Go Away With … Richard Wiese

By Jae-Ha Kim
Tribune Media Services
September 27, 2011

It wouldn’t be a stretch to say that Richard Wiese, field scientist and host of ABC’s travel program “Born to Explore”–based on his 2009 book of the same name–was born to explore. His father was the first man to fly solo around the Pacific Ocean. At the age of 11, Wiese and his father climbed Mount Kilimanjaro and when he got older, Wiese led numerous expeditions there. Wiese, who’s been to all seven continents, lives in Connecticut with his wife and three young children.

Q. What tidbit can you offer about your latest travels?

A. We did a really great story in Australia recently. Did you know that the largest herd of wild camels lives in Australia?

Q. What would people be surprised to hear about you?

A. I have a thing about my electric toothbrush. I remember brushing my teeth with it on the North Pole.

Q. What are your memories of traveling as a child?

A. My father was a pilot for Pan Am and later United and he had a fantastic career. He afforded us a really interesting life of travel. I didn’t realize things were out of the ordinary to go flying to all these places. In the summer, he’d ask, “Do you feel like coming to Germany with me tonight?” And I’d say, “OK.” For a while I’d fly to the west coast of Africa for weekends. Travel always followed me. I flew in an era when I wore a jacket and tie on the plane. The whole airport experience these days has become such an unpleasant experience.

Q. Which cities stand out?

A. I like Chicago because it’s not so dense like New York. I was impressed that there’s a nice beach right downtown. I like the Upper Peninsula in Michigan. It’s really pretty. I love Sydney.

Q. What part of the United States would you recommend?

A. One of the best bargains in travel right now is the Florida Everglades. It’s a really neat outdoor adventure and a great place for families. You can see birds, dolphins and go fishing. I’ve done it several times and it’s very kid friendly. My wife and I both like hiking so we’ve taken all our kids hiking from the get go.

Q. Have you taken any trips that were life changing?

A. Africa, the Galapagos Island, Antarctica. I was in Iceland looking at the aurora borealis and you can’t help but be moved by that.

Q. Which country gets a bad rap as a vacation spot?

A. Iceland! It’s a great travel destination and is a lot closer than most people think. It’s only a five-hour flight from New York. And it’s not as cold as everyone thinks it is either.

Q. Where would you like to spend more time?

A. I’ve never been through Southeast Asia and I’d like to go there. Indonesia looks great.

Q. When you go away, what are some of your must-have items?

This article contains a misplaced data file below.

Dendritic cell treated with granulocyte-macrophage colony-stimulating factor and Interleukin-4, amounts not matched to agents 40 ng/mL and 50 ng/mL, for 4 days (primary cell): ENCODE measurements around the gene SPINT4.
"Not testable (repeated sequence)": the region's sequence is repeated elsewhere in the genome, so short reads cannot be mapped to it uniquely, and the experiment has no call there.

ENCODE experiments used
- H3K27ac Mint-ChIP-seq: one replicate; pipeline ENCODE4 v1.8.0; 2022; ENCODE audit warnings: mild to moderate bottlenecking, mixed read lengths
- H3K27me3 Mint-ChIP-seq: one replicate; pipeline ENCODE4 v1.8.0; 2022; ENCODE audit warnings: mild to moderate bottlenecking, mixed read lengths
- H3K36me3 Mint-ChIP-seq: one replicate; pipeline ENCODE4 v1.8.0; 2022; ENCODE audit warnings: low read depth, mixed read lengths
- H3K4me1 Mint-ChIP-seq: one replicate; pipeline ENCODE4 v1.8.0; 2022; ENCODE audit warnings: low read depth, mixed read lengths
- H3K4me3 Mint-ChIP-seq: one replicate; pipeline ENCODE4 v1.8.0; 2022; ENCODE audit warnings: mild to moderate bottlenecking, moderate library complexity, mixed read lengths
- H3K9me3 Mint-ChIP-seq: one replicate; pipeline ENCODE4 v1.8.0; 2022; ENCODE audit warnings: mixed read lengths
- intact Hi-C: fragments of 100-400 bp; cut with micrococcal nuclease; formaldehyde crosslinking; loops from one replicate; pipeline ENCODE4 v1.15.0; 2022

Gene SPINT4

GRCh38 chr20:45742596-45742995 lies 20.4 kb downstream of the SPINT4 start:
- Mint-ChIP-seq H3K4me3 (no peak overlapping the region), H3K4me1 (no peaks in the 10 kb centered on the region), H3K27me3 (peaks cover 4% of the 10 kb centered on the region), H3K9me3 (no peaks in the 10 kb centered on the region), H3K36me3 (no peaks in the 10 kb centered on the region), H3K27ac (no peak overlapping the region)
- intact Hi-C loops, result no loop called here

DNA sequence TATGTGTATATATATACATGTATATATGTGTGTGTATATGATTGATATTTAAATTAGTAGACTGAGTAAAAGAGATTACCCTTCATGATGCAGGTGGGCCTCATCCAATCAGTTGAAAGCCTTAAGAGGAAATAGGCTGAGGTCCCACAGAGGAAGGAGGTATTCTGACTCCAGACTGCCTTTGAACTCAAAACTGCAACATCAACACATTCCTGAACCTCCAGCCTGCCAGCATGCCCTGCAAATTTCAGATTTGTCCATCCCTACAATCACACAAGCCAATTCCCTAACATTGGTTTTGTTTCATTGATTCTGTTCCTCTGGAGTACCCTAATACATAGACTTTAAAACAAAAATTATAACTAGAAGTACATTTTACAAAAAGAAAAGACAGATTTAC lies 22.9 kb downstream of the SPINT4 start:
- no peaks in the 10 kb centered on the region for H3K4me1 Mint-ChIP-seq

A. I always take a thumb drive that I put all my credit card information on and passport pictures. So if I lose a passport, it’s something that I can access easily and get all my info. Hand sanitizer, especially for adventure trips. I never seem to get sick on trips and it’s because I always keep my hands clean. I wear wool socks and underwear. It’s anti-microbial. If I wore wool socks for a whole week, which I sometimes do on trips, it’s very practical. I just got an iPad and that’s pretty neat to use instead of a laptop. I also have this tiny travel scale to weigh my luggage so I know that I’m not over the limit. Converters are super-important, too. And soft earplugs ‘cause there’s always someone who snores like a 747.

© 2011 JAE-HA KIM

Comments (2)

  1. John V.S. says:

    I enjoyed your interview with Richard very much but I noted one interesting point in the last section on what to take with you. He mentions that “. . . converters are super important, too.” I have been selling converters, adapter and transformers for over 15 years and his statement is a bit of misnomer. About the only thing you can use a converter with is a 110V hair dryer or curling iron. I am surprised that some one as experienced as he is does not have all dual voltage products which are very easy to get today. In fact just about all if not all electronic items are dual voltage so the really the best thing to travel with is an adapter plug set with a USB charger. If you want to know more about this item and other cool travel products visit us at http://www.travelonbags.com. I am not sending this as a solicitation but rather a comment as so many travelers are confused about foreign electricity conversion. If you are at all interested I can even tell you why the US is 110V and most other countries are 220V. Thank you.

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